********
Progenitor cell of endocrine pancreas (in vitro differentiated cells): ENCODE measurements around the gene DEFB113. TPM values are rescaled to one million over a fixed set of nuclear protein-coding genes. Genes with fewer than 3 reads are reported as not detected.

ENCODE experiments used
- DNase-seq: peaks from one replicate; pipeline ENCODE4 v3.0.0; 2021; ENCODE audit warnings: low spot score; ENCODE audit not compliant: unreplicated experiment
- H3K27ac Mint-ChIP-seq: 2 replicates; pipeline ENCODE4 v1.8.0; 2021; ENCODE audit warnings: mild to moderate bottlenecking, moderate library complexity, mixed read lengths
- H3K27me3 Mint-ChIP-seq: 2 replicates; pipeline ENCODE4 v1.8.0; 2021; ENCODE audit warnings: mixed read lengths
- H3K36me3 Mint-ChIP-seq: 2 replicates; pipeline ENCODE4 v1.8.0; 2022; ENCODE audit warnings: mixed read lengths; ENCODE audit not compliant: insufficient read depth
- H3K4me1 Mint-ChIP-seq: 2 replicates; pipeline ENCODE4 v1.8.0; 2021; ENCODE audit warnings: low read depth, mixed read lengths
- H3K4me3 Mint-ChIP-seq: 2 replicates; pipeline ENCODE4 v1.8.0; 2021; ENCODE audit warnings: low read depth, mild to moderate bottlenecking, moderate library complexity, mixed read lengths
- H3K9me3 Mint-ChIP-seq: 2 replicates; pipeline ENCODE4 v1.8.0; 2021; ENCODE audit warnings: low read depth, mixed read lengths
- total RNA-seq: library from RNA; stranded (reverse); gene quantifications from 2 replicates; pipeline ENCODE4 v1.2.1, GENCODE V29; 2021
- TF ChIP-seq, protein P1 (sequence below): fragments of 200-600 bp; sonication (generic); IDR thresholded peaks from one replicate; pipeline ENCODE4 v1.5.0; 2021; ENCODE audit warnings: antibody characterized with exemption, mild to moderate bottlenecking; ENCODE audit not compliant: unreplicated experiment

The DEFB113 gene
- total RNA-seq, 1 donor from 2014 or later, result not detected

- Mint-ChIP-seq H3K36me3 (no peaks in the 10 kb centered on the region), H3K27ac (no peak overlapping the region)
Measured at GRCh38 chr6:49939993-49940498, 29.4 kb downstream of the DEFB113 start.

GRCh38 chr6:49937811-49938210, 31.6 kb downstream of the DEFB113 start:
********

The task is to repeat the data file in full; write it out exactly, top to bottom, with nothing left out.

Progenitor cell of endocrine pancreas (in vitro differentiated cells): ENCODE measurements around the gene DEFB113. TPM values are rescaled to one million over a fixed set of nuclear protein-coding genes. Genes with fewer than 3 reads are reported as not detected.

ENCODE experiments used
- DNase-seq: peaks from one replicate; pipeline ENCODE4 v3.0.0; 2021; ENCODE audit warnings: low spot score; ENCODE audit not compliant: unreplicated experiment
- H3K27ac Mint-ChIP-seq: 2 replicates; pipeline ENCODE4 v1.8.0; 2021; ENCODE audit warnings: mild to moderate bottlenecking, moderate library complexity, mixed read lengths
- H3K27me3 Mint-ChIP-seq: 2 replicates; pipeline ENCODE4 v1.8.0; 2021; ENCODE audit warnings: mixed read lengths
- H3K36me3 Mint-ChIP-seq: 2 replicates; pipeline ENCODE4 v1.8.0; 2022; ENCODE audit warnings: mixed read lengths; ENCODE audit not compliant: insufficient read depth
- H3K4me1 Mint-ChIP-seq: 2 replicates; pipeline ENCODE4 v1.8.0; 2021; ENCODE audit warnings: low read depth, mixed read lengths
- H3K4me3 Mint-ChIP-seq: 2 replicates; pipeline ENCODE4 v1.8.0; 2021; ENCODE audit warnings: low read depth, mild to moderate bottlenecking, moderate library complexity, mixed read lengths
- H3K9me3 Mint-ChIP-seq: 2 replicates; pipeline ENCODE4 v1.8.0; 2021; ENCODE audit warnings: low read depth, mixed read lengths
- total RNA-seq: library from RNA; stranded (reverse); gene quantifications from 2 replicates; pipeline ENCODE4 v1.2.1, GENCODE V29; 2021
- TF ChIP-seq, protein P1 (sequence below): fragments of 200-600 bp; sonication (generic); IDR thresholded peaks from one replicate; pipeline ENCODE4 v1.5.0; 2021; ENCODE audit warnings: antibody characterized with exemption, mild to moderate bottlenecking; ENCODE audit not compliant: unreplicated experiment

The DEFB113 gene
- total RNA-seq, 1 donor from 2014 or later, result not detected

- Mint-ChIP-seq H3K36me3 (no peaks in the 10 kb centered on the region), H3K27ac (no peak overlapping the region)
Measured at GRCh38 chr6:49939993-49940498, 29.4 kb downstream of the DEFB113 start.

GRCh38 chr6:49937811-49938210, 31.6 kb downstream of the DEFB113 start: